What are your pre-race rituals?
Dave: This race was unusual because it took place on a Sunday. Most ultras seem to start on a Saturday,as they may go on well into the next day depending on the cut off times and the speed of the competitors. We were due to register in late afternoon so having stuffed the car full of equipment we drove up to the start/finish point. We were one of the first people to arrive so went and chose our camp spot and put up the tent. Registration was simple and pretty low key. After that we went for a short walk down to the edge of the reservoir to take in the view and soak up a bit of the spring sunshine. The race briefing didn’t add much information and the details which were added went over my head a bit. I found it difficult to retain any navigation tips and apply them to a course I hadn’t seen, especially without a map in front of me. After the briefing we cooked dinner outside in rapidly dropping temperatures before quickly deciding that the local put was the best option (tonic water only for me). I didn’t really feel nervous rather just impatient to get to the running. Out camp was quite comfortable, but it still took a while to go to sleep.
Ryan: This has changed in the last year, I used to have a bowl of pasta and half a bottle of wine! Recently I’ve been reading a book by Renee McGregor called “Training Food” no I’ve don’t drink the night before but still have a carb rich diet. I make sure my kit is ready and laid out for the morning, most ultras start really early so I like to be really organised and have no stress in the morning.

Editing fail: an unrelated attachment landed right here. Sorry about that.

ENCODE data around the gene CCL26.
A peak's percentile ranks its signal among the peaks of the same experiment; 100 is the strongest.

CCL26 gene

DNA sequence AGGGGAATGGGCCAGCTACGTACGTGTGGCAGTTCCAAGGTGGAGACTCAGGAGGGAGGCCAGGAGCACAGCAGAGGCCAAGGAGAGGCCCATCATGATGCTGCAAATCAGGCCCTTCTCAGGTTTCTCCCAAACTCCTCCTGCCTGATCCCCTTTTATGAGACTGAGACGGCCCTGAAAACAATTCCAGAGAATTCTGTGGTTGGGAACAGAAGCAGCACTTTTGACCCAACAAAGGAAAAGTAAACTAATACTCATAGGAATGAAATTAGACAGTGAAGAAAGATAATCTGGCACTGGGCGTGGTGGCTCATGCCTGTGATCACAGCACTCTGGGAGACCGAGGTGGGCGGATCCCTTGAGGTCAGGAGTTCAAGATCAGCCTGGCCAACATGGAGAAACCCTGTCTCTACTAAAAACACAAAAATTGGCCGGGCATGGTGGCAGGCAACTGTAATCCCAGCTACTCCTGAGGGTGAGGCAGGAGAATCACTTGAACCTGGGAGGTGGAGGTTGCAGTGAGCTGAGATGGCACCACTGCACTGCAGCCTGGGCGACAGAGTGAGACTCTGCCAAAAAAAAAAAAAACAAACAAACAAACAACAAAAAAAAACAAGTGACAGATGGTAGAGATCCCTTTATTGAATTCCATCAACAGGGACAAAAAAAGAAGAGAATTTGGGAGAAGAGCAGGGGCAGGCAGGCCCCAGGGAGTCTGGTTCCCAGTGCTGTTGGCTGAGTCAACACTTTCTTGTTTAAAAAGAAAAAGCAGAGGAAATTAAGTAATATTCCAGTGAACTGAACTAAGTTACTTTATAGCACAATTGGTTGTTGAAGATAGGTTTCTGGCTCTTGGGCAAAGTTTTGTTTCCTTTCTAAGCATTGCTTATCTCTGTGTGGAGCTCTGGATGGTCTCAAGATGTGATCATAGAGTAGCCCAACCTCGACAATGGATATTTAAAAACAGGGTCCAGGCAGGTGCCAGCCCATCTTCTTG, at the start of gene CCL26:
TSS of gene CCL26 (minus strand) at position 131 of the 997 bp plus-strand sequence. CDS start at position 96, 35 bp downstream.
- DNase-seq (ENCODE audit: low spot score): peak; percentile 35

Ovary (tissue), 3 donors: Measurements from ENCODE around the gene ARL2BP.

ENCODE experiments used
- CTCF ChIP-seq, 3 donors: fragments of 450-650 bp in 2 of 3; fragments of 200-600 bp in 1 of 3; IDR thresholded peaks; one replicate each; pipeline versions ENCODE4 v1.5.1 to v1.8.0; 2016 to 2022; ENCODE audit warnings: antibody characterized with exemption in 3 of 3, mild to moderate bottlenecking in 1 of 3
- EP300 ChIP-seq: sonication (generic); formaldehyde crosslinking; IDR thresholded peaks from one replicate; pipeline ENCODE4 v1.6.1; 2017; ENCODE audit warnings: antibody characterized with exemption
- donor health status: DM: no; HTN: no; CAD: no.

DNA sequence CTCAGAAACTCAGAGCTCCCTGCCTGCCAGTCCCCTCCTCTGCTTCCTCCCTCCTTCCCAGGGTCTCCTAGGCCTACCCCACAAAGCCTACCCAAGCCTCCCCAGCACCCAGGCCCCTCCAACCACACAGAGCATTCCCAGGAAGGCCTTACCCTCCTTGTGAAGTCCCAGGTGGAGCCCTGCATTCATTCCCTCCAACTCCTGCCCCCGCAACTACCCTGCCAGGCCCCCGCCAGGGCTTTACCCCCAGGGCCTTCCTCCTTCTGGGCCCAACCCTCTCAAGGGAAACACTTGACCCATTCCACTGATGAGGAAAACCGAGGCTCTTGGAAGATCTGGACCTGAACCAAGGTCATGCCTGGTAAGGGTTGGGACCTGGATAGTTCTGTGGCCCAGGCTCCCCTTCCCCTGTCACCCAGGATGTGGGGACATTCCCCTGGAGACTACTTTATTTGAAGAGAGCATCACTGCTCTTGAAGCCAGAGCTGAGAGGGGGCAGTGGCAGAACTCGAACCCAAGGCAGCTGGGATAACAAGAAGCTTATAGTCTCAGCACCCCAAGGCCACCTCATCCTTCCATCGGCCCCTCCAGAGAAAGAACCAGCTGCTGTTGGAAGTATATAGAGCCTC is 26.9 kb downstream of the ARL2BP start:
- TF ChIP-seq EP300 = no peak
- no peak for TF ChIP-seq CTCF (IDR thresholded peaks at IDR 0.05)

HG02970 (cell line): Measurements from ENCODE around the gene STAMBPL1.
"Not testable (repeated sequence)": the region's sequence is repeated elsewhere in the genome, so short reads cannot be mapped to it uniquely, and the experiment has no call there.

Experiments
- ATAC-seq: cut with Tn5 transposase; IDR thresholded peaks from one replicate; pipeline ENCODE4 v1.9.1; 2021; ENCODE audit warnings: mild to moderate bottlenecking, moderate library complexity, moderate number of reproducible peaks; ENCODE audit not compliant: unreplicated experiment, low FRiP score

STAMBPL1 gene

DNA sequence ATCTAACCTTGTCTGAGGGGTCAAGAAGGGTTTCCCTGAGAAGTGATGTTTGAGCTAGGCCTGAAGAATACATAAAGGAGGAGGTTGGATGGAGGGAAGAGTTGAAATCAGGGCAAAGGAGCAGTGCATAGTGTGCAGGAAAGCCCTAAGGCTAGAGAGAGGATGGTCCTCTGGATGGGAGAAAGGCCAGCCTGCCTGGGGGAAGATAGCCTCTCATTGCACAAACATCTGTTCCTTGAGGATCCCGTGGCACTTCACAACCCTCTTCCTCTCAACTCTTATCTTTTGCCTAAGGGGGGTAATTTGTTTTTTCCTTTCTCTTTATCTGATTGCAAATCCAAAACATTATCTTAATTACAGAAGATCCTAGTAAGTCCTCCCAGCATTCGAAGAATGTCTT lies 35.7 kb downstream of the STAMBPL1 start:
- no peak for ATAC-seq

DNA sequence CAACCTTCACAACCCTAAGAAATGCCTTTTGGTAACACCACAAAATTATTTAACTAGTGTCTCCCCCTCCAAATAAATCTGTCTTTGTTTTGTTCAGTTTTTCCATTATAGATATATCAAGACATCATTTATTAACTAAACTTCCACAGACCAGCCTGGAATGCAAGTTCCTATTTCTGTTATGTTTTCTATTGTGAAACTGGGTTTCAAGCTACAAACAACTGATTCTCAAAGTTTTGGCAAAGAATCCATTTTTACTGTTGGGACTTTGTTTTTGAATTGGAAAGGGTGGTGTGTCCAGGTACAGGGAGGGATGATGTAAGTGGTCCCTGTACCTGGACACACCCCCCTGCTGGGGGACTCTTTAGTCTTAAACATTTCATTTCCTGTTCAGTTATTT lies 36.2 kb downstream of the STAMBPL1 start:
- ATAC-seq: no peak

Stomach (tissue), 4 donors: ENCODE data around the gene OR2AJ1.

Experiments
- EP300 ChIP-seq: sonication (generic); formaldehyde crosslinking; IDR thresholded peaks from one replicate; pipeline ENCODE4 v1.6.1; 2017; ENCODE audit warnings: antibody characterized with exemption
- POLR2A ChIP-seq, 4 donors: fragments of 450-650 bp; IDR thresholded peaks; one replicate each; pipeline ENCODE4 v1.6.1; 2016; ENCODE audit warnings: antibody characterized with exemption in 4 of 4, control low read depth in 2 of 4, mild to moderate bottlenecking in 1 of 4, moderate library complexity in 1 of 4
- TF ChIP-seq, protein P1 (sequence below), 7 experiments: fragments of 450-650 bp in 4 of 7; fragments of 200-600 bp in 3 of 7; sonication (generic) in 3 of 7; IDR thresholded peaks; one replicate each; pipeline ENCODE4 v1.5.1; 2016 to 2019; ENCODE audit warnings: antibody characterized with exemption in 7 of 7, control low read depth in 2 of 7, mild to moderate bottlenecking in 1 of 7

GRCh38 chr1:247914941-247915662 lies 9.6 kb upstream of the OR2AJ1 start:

The weather was pretty dramatic early on, how did that affect you physically and mentally?
Dave: We weren’t expecting to wake up to a tent covered in snow! It made getting to the start on time more of a panic and made me a bit apprehensive. It also made it hard to know where you were placing your feet. I fell over multiple times and almost twisted an ankle on countless other occasions. My feet were soaked almost immediately from the start and stayed that way despite multiple sock and shoe changes throughout the day. They were uncomfortably cold at points and the wet going made me over concerned with the chance of blisters which contributed to some tactical mistakes. I did actually find that the deep snow on my lower legs felt like it was keeping them nice and cool so wasn’t a problem.